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Motorola To Cut 4,000 Jobs, Focus On High-End Devices

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  • Diminishing returns? (Score:5, Interesting)

    by pr0nbot (313417) on Monday August 13, 2012 @11:10AM (#40973287)

    Is there a race to the bottom in the sense that if all handset makers abandon the low-end market to focus on higher-margin smartphones, competition will increasingly erode those margins?

    FWIW if I were making smartphones, the overriding lesson I would take from the iPhone is "make just one model". It's high risk, but selling phones seems to be about marketing first and technology second, so putting all your marketing muscle behind one model doesn't seem like a bad idea.

    • by gl4ss (559668) on Monday August 13, 2012 @11:19AM (#40973411) Homepage Journal

      Nokia destroyed low end for other players in global scale..
      cheapest nokias are so cheap it's very hard to compete there. note that this was happening all last decade, siemens got ran to the ground.. sammys featurephones were in trouble most of the time. Motorola had an one off hit with the razr but that was their high point in featurephones.

      if you can buy a 101 for twenty-thirty euros.. what's there to compete? it's a supply and least parts necessary game. it's still a big business though.

      but you know what's funny? the smartphones we have today into which nobody has found any good features in couple of last years to tack on will be hundred bucks in couple of years. they're gonna have to come up with some really good gimmicks for the high end if they intend there to be a high end high margin market at all then.

      • by ArsonSmith (13997) on Monday August 13, 2012 @11:42AM (#40973791) Journal

        Imagine a world where you get home, pop your cell phone into a doc and bang you're running your phone as a full desktop with all the cpu/memory power+some of your current giant 500 watt system sitting under your desk, but it still has a standby battery life of days and full usage of hours.

        Then you feel like laying in bed and reading a book, you pop your phone out of the desktop doc and doc it in your 7-10" tablet device and bang you're running a tablet with all the same apps and data.

        It is coming.

        • by cduffy (652)

          The word you want is "dock". And yes, not even that far away -- the Asus PadFone [asus.com] shows a substantial chunk of the capabilities in question.

        • What I want is not a dock for my phone, but to have its screen be stretchable to adjust the resolution. Extend the canvas out for when you want that extra real estate, but collapse it back down when you want it to fit in your pocket.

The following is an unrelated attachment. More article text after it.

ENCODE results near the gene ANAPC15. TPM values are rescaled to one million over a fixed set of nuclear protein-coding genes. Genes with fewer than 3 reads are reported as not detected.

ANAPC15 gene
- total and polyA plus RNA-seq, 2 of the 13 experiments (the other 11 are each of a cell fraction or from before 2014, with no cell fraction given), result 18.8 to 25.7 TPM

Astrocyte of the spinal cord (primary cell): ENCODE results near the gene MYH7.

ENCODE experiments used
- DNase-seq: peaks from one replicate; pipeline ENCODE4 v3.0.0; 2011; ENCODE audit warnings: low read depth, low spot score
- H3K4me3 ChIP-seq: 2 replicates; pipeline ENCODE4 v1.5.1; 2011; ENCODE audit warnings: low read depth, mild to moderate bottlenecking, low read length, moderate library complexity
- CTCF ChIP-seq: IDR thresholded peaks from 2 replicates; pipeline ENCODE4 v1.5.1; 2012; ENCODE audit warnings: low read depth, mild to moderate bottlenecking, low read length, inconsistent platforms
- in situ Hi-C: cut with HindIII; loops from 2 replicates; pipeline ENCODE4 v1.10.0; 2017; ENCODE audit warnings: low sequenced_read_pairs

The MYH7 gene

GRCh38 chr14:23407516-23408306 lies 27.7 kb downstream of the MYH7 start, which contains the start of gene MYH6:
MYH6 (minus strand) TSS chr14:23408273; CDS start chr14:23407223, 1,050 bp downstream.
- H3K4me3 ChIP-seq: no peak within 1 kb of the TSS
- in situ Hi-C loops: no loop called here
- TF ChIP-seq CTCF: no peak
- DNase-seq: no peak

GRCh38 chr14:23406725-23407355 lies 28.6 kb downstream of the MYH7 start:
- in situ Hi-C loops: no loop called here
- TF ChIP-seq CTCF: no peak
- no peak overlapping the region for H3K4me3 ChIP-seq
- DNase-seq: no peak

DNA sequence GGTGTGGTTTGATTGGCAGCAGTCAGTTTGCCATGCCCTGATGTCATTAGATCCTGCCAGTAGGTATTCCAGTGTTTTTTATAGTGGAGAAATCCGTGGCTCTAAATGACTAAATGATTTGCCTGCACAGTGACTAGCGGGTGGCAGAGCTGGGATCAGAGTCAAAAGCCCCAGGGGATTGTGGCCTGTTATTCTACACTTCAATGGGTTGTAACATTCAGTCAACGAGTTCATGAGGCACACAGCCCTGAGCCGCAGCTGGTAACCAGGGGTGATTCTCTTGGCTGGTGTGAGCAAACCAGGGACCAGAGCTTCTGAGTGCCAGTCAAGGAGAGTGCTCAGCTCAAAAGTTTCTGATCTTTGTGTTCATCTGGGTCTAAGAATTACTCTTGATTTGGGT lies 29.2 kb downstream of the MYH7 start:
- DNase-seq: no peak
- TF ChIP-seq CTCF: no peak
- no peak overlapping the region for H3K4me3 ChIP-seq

• by steelfood (895457)

            The limitations to human-facing computers is now the human interface. At this point, both input and output are in need of a significant technological leap. Only then will computing devices finish the miniaturization and unification that's the logical conclusion to the past century of technological progress. Until then, we'll continue to produce small devices that are portable but can't do much, and large devices that can do everything but are not portable at all.

            The idea of a dock is merely a stopgap measur

          • by ArsonSmith (13997)

            I was trying to use only current established or very near future tech. That would require something that isn't even in a mock up capability yet.

        • by fa2k (881632)

          I would want a system that's 100 times as powerful as my current desktop if it was available, so I'd just put 100 of these "superphone" processors in a case and have a nice desktop. And if you only browse the web and check email, the tech is pretty much there to replace your desktop with a phone anyway. You have HDMI out, and bluetooth keyboards and mice.

        • by MightyYar (622222) on Monday August 13, 2012 @12:41PM (#40974483)

          It is coming.

          I have a different vision:
          You get home and your smart phone is already synced to your full desktop/laptop, so anything you did on the phone all day is available on your desktop/laptop.

          Then you are laying in bed with your tablet device, and it also is synced with your smart phone so you just start reading.

          The advantages of this approach are:
          1. When main device changes (in your example, the smartphone), all of your "docks" do not need to change.
          2. High-power devices can stay high-power and low-power devices can stay low. Using your phone to edit high-def video would be murderous.
          3. App and device manufacturers don't need to try and shoehorn their mobile OS and apps into a Desktop and vice versa.
          4. Not everyone in your household needs to own a "main device", and all of your devices are available to use at the same time.

          Disadvantages: